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Few weeks ago I thought it would be a good idea to write a script which should send me an email whenever some user would log in into my server.

So I came to a perfectly working script notifyLogin.sh, then I decided to call it from each user's .bash_login script.

So long so good but today I discovered that someone could log in in my server using ssh client -t option selecting thus an available shell. For example:

ssh user@myserver -t sh

This way, .bash_login do not execute, neither /etc/profile.

My question is: Is there any "universal" (that means that id does not matter which shell is being used) script that executes whenever a user log in?

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No, any global script that gets run is ran by the shell or process being started. Different shells (may) use different files. A better way to achieve what you are trying to do would be to configure your system so that logins are logged to your log files. You then act on those log entries by having a script or program monitor those files and either alerting or running another script/program when those log entries are found. –  yoonix Jul 10 at 19:19
    
@yoonix This logins are already being registered and I can check them using last tool, am I wrong? –  Pablo Francisco Pérez Hidalgo Jul 10 at 19:23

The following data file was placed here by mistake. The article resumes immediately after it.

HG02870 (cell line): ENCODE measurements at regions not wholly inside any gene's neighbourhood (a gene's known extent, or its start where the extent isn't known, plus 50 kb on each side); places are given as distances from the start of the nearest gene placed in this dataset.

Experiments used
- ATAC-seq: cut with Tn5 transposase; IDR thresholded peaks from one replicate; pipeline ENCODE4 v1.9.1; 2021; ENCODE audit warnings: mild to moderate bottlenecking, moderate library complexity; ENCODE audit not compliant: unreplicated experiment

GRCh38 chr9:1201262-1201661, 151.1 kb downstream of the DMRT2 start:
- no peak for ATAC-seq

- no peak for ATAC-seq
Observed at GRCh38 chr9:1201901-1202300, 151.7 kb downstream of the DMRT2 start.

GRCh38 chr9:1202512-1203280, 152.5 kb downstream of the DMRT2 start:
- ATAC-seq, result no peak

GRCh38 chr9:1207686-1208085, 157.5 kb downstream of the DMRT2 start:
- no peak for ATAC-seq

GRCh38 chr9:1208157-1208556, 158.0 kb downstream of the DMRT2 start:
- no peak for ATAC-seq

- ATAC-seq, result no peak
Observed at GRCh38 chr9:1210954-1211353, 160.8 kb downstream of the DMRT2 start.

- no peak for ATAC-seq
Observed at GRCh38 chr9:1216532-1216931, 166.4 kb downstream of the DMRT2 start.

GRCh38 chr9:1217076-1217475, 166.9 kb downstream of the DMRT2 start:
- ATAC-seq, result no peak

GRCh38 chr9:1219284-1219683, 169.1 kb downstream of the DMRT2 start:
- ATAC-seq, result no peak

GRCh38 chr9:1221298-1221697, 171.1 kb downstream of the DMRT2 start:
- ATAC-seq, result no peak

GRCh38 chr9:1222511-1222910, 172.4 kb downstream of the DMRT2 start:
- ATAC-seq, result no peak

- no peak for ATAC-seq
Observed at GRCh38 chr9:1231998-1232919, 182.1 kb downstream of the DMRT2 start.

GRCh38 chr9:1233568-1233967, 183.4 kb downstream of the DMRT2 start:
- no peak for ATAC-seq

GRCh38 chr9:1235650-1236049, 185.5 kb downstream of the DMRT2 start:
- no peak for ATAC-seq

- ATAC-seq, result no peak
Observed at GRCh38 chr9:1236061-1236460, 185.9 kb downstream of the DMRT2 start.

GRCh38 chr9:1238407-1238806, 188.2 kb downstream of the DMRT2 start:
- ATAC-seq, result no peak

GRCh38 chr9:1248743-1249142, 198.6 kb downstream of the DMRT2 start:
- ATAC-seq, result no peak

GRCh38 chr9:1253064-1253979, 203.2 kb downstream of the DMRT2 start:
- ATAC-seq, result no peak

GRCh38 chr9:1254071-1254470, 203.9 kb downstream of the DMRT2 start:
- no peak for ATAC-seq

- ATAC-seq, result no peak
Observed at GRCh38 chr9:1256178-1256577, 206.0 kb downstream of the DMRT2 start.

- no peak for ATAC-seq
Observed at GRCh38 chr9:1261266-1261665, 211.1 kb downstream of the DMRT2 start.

You're not wrong, but you running last and looking for new entries repeatedly does not equate to 'sending an email when a user logs in.' It can work but it's far less efficient IMO. Instead of running one script that continuously watches you're going to run that command repeatedly even if nobody new has logged in. –  yoonix Jul 10 at 19:27

3 Answers 3

up vote 3 down vote accepted

One way to do this is to use syslog and redirect the message to email:

Another way is to use a log parser like SEC or Splunk.

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Another option is to use pam. Stolen from page found in google:

session optional pam_exec.so /path/to/your/script/or/executable

For details see pam_exec(8) man page. The advantage is that you don't need to parse the logs to do it - it uses standard mechanism for plugging-in sessions. Depending on where you put it you can use it to send whenever user creates a new session or only when it connects via SSH.

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an alternative: you may run a filtering of secure log in a background to extract interesting events, like:

tail -n 0 -f /var/log/secure | grep --line-buffered "sshd:session): session opened" > /var/log/sec-filtered

and have a periodic task that checks for size of filtered output file to send it be e-mail and restart filtering on secure log.

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